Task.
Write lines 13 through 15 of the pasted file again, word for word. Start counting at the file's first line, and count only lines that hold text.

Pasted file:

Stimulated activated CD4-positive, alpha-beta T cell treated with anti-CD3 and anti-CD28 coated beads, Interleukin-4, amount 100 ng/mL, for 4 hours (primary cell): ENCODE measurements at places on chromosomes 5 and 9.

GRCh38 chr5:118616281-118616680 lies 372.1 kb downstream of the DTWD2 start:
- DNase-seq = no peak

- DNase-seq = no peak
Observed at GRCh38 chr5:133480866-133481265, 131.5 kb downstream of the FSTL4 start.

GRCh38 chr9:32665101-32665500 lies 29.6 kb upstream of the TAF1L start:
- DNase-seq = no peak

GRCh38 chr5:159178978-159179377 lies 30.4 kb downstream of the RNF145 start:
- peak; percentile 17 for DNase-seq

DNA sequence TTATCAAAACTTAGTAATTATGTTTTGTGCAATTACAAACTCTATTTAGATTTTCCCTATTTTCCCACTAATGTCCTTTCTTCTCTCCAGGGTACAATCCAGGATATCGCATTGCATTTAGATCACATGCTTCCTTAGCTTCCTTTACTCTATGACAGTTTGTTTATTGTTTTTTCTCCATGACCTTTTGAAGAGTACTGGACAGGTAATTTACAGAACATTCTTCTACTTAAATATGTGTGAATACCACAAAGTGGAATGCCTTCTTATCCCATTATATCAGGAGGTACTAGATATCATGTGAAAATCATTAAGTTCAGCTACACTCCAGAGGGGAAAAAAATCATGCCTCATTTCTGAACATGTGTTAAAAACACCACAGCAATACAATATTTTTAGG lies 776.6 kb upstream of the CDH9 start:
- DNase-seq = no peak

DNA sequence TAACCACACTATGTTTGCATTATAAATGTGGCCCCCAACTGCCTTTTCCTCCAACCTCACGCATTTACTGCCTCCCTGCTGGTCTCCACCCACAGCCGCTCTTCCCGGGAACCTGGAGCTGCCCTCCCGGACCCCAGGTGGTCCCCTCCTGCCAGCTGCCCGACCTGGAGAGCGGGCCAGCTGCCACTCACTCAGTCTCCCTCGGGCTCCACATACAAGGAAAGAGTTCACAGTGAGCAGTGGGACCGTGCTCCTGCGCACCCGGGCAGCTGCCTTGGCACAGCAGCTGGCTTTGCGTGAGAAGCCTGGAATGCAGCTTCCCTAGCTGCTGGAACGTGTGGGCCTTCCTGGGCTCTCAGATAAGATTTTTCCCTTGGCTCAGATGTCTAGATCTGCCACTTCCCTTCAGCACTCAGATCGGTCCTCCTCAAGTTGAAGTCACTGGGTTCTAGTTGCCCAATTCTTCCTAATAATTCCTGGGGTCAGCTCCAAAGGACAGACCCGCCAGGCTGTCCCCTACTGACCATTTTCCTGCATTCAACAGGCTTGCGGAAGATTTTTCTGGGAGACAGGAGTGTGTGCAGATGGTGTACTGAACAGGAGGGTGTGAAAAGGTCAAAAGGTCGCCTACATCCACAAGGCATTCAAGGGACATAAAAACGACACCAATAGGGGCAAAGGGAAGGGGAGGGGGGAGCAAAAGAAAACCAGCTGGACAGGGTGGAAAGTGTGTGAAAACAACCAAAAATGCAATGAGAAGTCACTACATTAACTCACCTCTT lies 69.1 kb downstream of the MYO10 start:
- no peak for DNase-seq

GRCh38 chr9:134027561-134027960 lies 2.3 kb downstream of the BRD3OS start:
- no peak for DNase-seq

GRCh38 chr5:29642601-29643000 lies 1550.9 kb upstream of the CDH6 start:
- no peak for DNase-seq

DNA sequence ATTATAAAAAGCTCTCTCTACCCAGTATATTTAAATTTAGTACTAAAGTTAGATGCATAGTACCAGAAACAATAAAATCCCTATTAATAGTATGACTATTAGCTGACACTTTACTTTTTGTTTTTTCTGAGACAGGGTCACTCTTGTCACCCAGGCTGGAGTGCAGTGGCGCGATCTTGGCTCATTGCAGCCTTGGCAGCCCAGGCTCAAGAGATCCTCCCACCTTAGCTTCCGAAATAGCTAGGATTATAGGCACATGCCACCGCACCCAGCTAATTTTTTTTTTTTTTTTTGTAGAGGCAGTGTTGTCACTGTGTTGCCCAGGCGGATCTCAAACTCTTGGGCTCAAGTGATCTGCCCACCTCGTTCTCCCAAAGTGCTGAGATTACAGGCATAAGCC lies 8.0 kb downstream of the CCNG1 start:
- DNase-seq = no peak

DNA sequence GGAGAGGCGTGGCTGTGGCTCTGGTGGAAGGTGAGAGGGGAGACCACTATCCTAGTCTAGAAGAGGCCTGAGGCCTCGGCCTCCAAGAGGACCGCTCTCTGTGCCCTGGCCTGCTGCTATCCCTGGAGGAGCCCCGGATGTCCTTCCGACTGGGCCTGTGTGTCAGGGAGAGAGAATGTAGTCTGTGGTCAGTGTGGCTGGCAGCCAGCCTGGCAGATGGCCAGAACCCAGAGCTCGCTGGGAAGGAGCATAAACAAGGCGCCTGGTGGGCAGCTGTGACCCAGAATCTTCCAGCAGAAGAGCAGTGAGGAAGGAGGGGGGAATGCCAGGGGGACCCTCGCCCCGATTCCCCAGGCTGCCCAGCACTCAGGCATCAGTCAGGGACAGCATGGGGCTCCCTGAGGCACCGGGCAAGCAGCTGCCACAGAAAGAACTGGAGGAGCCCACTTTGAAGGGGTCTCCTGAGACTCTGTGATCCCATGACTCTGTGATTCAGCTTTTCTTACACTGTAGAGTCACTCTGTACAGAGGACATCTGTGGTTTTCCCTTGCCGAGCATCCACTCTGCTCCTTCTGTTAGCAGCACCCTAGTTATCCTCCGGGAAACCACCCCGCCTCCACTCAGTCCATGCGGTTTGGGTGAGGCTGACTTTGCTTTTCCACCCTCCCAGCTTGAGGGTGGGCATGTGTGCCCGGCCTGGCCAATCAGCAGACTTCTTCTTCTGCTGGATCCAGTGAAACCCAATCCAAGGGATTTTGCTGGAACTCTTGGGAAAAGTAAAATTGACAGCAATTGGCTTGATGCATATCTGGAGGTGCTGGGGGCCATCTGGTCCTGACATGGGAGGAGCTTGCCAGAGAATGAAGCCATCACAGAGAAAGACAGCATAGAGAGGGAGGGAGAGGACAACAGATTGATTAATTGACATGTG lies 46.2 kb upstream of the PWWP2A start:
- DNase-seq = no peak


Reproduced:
- no peak for DNase-seq

GRCh38 chr9:134027561-134027960 lies 2.3 kb downstream of the BRD3OS start:
- no peak for DNase-seq